Video

Video US, EU Threaten New Russia Sanctions Over Ukraine

U.S. President Barack Obama has blamed Russia for an attack by Ukrainian separatists that left dozens dead in the port of Mariupol and cast further doubt on the viability of last year’s cease-fire with the Kyiv government. VOA’s Michael Bowman reports from Washington.
Video

Video White House Grapples With Yemen Counterterrorism Strategy

Reports say the U.S. has carried out a drone strike on suspected militants in Yemen, the first after President Barack Obama offered reassurances the U.S. is continuing its counterterrorism operations in the country. The future of those operations has been in question following the collapse last week of Yemen’s government. VOA White House correspondent Luis Ramirez reports.
Video

Video Kerry Warns Against Violence in Nigeria Election

US Secretary of State John Kerry visited Nigeria Sunday in a show of the level of concern within the U.S. and the international community over next month’s presidential election. Chris Stein reports.
Video

Video Zoo Animals Show Their Artistic Sides

The pursuit of happiness is so important, America's founding fathers put it in the Declaration of Independence. Any zookeeper will tell you animals need enrichment, just like humans do. So painting, and even music, are part of the Smithsonian National Zoo's program to keep the animals happy. VOA’s June Soh met some animal artists at the zoo in Washington. Faith Lapidus narrates.
Video

Video Worldwide Photo Workshops Empower Youth

Last September, 20 young adults from South Sudan took part in a National Geographic Photo Camp. They are among hundreds of students from around the world who have learned how to use a camera to tell the stories of the people in their communities through the powerful medium of photography. Three camp participants talked about their experiences recently on a visit to Washington. VOA’s Julie Taboh reports.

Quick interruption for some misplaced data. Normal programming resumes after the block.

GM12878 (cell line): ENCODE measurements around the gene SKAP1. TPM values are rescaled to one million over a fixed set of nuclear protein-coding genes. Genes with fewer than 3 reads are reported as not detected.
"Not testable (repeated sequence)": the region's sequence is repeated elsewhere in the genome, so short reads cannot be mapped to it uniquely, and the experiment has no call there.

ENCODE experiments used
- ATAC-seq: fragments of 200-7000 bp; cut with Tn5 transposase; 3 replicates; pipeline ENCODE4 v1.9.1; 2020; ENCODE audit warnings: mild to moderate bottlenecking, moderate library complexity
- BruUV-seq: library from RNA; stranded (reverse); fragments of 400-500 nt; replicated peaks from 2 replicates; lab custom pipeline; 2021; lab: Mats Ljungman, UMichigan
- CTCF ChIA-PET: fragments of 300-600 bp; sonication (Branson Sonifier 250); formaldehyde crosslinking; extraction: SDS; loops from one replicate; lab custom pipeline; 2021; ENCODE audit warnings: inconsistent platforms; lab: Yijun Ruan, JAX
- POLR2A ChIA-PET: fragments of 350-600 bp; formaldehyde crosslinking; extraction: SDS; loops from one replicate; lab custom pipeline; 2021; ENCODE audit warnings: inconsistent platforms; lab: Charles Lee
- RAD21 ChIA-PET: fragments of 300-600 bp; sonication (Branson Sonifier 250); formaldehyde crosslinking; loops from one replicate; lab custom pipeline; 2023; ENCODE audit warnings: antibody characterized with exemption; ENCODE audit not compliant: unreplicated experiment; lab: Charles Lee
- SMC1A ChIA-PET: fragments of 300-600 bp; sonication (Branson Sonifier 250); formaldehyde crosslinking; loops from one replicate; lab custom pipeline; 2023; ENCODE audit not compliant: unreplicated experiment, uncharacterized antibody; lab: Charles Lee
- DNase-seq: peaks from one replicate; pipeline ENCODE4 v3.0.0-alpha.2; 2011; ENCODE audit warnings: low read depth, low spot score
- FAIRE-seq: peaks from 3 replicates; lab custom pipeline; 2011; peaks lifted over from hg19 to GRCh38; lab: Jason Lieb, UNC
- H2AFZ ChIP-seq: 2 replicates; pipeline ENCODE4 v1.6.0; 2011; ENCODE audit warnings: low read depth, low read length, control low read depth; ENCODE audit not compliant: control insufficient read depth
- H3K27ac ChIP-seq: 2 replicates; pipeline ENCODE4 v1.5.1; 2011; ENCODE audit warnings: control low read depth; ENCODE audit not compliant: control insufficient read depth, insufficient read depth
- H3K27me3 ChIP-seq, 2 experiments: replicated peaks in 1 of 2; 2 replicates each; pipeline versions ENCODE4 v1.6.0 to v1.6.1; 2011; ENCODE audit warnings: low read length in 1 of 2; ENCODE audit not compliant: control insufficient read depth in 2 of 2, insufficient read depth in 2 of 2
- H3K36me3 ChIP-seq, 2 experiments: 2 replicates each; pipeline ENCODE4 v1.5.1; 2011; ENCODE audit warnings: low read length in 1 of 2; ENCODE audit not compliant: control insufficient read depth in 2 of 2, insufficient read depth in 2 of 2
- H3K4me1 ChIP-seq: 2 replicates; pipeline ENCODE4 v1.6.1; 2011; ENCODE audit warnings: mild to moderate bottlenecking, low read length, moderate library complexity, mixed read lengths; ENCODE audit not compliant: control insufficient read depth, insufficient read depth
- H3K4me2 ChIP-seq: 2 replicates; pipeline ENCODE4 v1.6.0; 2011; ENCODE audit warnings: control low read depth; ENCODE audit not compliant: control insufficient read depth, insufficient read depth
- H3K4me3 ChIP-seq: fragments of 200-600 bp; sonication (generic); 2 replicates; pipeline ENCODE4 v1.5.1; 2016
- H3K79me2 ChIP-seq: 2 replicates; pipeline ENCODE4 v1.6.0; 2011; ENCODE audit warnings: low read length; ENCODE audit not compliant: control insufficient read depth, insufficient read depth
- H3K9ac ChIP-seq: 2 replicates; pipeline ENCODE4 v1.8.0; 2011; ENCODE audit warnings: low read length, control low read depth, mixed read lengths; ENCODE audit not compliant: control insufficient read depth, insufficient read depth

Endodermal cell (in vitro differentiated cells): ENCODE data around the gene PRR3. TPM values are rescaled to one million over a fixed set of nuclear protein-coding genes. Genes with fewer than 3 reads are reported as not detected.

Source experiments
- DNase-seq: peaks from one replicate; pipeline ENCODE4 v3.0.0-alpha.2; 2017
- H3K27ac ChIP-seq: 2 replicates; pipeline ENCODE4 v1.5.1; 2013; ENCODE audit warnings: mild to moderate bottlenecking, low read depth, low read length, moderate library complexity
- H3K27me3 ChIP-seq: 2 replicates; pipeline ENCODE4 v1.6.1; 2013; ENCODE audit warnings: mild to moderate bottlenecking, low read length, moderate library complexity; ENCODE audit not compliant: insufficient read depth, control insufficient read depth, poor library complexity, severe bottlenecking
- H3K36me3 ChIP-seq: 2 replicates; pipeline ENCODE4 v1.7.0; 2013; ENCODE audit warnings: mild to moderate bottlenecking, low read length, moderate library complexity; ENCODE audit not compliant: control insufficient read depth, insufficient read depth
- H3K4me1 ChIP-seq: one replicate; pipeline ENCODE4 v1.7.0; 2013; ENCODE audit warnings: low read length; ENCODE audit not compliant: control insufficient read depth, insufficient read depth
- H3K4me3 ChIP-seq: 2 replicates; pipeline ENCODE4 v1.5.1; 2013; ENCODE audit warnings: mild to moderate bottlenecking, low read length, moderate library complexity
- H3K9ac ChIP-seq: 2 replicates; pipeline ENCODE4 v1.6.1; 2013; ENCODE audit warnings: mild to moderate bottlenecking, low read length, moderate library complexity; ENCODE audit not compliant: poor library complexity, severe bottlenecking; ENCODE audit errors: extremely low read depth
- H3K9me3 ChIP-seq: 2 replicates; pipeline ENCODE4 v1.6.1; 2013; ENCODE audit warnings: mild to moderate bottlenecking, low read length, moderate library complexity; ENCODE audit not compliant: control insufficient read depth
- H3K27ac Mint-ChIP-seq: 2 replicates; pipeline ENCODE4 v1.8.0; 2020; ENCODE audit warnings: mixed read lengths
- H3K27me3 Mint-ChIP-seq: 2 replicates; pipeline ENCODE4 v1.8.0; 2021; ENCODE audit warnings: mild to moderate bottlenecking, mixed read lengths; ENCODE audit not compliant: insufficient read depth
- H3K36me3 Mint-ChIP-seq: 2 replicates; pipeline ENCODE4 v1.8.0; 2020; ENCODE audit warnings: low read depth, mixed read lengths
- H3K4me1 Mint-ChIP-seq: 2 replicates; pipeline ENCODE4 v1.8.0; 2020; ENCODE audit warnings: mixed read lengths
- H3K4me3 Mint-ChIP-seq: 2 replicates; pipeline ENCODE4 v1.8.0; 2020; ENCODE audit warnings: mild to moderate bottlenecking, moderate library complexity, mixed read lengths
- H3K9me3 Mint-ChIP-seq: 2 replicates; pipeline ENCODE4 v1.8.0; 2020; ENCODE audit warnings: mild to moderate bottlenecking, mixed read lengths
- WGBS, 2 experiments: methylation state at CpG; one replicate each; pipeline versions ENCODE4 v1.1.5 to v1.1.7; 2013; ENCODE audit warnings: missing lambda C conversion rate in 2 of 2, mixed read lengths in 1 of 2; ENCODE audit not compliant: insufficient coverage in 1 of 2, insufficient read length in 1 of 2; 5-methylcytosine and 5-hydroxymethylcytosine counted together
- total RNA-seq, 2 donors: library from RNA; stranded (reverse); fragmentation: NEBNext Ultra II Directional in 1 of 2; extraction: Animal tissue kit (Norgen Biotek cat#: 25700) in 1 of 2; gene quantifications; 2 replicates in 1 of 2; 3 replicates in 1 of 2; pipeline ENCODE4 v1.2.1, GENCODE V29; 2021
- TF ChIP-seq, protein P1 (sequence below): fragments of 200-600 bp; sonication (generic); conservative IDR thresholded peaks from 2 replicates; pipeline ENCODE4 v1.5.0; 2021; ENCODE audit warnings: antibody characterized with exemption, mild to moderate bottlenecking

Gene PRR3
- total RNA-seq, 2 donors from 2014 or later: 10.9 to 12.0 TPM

Video

Video Saudi, Yemen Developments Are Sudden Complications for Obama

The death of Saudi Arabia's King Abdullah and the collapse of Yemen’s government have cast further uncertainty on U.S. efforts to fight militants in the Middle East and also contain Iran’s influence in the region. VOA White House correspondent Luis Ramirez reports on the new complications facing the Obama administration and its Middle East policy.
Video

Video Progress, Some Areas of Disagreement in Cuba Talks

U.S. and Cuban officials are reporting progress from initial talks in Havana on re-establishing diplomatic ties. U.S. Assistant Secretary of State (for Western Hemisphere Affairs) Roberta Jacobson said while there was agreement on a broad range of issues, there also are some “profound disagreements” between Washington and Havana. VOA State Department correspondent Pam Dockins has the story.
Video

Video US, Japan Offer Lessons as Eurozone Launches Huge Stimulus

The Euro currency has fallen sharply after the European Central Bank announced a bigger-than-expected $67 billion-a-month quantitative easing program Thursday - commonly seen as a form of printing new money. Henry Ridgwell reports for VOA from London on whether the move might rescue the eurozone economy -- and what lessons have been learned from similar programs around the world.
Video

Video Nigerian Elections Pose Concern of Potential Conflict in 'Middle Belt'

Nigeria’s north-central state of Kaduna has long been the site of fighting between Muslims and Christians as well as between people of different ethnic groups. As the February elections approach, community and religious leaders are making plans they hope will keep the streets calm after results are announced. Chris Stein reports from the state capital, Kaduna.
Video

Video As Viewership Drops, Obama Puts His Message on YouTube

Ratings reports show President Obama’s State of the Union address this week drew the lowest number of viewers for this annual speech in 15 years. White House officials anticipated this, and the president has decided to take a non-traditional approach to getting his message out. VOA White House correspondent Luis Ramirez reports.
Video

Video S. Korean Businesses Want to End Trade Restrictions With North

Business leaders in South Korea are calling for President Park Geun-hye to ease trade restrictions with North Korea that were put in place in 2010 after the sinking of a South Korean warship.Pro-business groups argue that expanding trade and investment is not only good for business, it is also good for long-term regional peace and security. VOA’s Brian Padden reports.

Circumventing Censorship

An Internet Primer for Healthy Web Habits

As surveillance and censoring technologies advance, so, too, do new tools for your computer or mobile device that help protect your privacy and break through Internet censorship.
More

All About America

AppleAndroid